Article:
Venable’s John F. Cooney on Amazon.com vs. New York State Department of Taxation and Finance
For the past three years, Amazon.com and the state of New York have been sparring over whether marketing affiliates based in New York constitute nexus for the online retailer, thus requiring the collection, tracking and reporting of sales and usage tax for affiliate-driven online purchases.
New York enacted the statute in 2008, upon which Amazon.com filed suit. In January 2009, New York's trial court found in favor of the state, moving the case to the appellate level; the Appellate Court has been reviewing the case since September 2009.
With the likelihood of a decision coming back from New York's Appellate Court in the near future, Target Marketing talked to John F. Cooney, a partner in the Washington, D.C., office of law firm Venable LLC. Cooney wrote an amicus brief on behalf of the Performance Marketing Alliance, supporting the trade group's assertion that the New York law is unconstitutional. Here, he explains the legislation's impact on the practice of affiliate marketing, the larger movement in the states to enact similar laws and the anticipated path this battle will take.
Target Marketing: What are the main ramifications of the New York statute on marketers that use affiliates for advertising?
John Cooney: The New York statute would require entities that are using affiliates to collect New York state use tax for every sale they generate that is generated through a New York website, which would basically be defined as a website operated by a company that is organized under New York law or an entity that happens to have its website physically located in New York.
For the largest enterprises, such as Amazon.com, there may be tens of thousands or even in excess of a 100,000 people who are affiliates who operate websites that bear banner advertisements or clickthrough advertisements [for their products and services]. ... So it's an obligation to collect information about what may be a large number of entities and then determine how many sales were made through them and then set aside the money for the use tax and send it in to the state.
TM: And what are the ramifications for the affiliates?
JC: For the affiliates, they should be keeping information about sales they generate, collecting sales tax information for the people with whom they deal. So there will be implications both from sort of a sales tax collection and payment side and also on the corporate tax side, because they'll be required to report their revenues to the state.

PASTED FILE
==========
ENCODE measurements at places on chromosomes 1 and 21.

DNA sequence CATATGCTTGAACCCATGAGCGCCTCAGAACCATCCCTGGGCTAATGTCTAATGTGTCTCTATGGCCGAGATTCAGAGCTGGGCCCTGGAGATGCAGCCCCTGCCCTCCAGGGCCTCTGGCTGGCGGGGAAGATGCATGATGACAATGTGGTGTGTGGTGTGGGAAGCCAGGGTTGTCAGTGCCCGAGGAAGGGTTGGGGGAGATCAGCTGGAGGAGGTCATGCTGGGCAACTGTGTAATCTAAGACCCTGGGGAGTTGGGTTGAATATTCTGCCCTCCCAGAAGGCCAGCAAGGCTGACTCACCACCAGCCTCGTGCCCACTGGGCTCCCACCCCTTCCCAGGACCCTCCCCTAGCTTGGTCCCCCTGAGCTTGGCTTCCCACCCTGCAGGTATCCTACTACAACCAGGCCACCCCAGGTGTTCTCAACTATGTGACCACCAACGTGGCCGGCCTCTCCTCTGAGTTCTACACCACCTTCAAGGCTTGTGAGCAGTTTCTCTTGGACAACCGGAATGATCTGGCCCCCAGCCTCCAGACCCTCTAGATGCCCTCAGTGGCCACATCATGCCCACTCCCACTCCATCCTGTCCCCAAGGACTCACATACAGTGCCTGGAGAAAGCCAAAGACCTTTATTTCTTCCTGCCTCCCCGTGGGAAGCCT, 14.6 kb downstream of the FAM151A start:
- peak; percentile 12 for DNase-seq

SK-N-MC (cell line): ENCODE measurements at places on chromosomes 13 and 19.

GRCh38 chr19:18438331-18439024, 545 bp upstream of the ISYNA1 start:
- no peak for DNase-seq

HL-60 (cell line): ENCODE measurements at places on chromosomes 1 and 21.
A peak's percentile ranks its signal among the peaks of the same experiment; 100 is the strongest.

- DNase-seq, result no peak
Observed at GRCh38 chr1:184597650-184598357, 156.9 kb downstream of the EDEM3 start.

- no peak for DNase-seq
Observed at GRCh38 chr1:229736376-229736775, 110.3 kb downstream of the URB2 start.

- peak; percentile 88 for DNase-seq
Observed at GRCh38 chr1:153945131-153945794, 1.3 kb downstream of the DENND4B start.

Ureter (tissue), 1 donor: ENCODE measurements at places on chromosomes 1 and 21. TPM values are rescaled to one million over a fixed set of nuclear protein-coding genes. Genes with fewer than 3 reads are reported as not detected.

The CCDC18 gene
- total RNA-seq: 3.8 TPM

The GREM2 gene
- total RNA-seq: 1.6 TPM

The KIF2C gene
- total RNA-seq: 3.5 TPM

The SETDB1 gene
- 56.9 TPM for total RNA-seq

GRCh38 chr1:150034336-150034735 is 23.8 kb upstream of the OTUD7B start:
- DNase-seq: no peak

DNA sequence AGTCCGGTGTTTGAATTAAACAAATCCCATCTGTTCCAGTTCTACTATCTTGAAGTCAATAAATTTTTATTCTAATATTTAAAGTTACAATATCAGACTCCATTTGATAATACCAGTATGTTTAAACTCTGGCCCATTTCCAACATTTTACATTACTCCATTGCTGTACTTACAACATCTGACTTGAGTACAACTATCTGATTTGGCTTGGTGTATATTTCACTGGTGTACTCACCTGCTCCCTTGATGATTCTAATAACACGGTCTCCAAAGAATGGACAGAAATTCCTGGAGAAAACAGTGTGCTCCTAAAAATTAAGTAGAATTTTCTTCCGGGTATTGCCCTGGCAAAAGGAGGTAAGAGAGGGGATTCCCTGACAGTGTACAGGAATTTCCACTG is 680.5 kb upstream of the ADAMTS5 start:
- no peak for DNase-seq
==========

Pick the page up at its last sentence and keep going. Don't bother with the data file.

TM: How many other states have passed similar laws?
JC: The first one was the New York state tax statute. Then Rhode Island was second ... it passed that end of June, very early July of 2009. In that situation, because Rhode Island was a small state, Overstock and Amazon simply cut off all their affiliates in Rhode Island. It's a small state, so there probably were only several hundred, but probably less than a thousand people that were adversely affected.
Since then, I think North Carolina has passed a similar statute, and there are [bills] that are being considered at various levels of the states' legislative processes this year. I think Connecticut is probably the state that's closest to adopting a new one. But these bills have been considered by various committees in the state legislatures, typically as part of the budget process. And the budget is one of the last things to be resolved before the legislature adjourns. So there are a lot under consideration, and if new ones are going to pass, they'll probably pass at the end of June, as most state legislatures tend to go out of session [then].
Other states are looking at this [issue] very carefully. ... So if the New York statute ultimately is upheld, I think we'll see legislation like this in many other states. But I think, by and large, the states are tending to hold off because they understand that the constitutionality of this approach is likely to be resolved in the New York litigation. So the [states] that aren't actively moving on it are studying it and monitoring the situation.
TM: Does a click on a banner ad constitute a sale?
JC: To my way of thinking, the clickthrough is no different than viewing an ad on TV and viewing an ad on a billboard, where you see something that you want to buy and say I want to contact them. In the old days, you dialed up their 800 number and you went to Lands' End and you said, "I'd like to buy three of those shirts," and they filled the order remotely and sent it to you. Under the Quill case, if that was the only contact that Lands' End had with the state, then Lands' End didn't have to collect the use tax. And to me, it's much the same thing that if you look at a banner ad and say I want to go to Amazon and explore, you know, court books that they have this week, you still have to click through then to something else.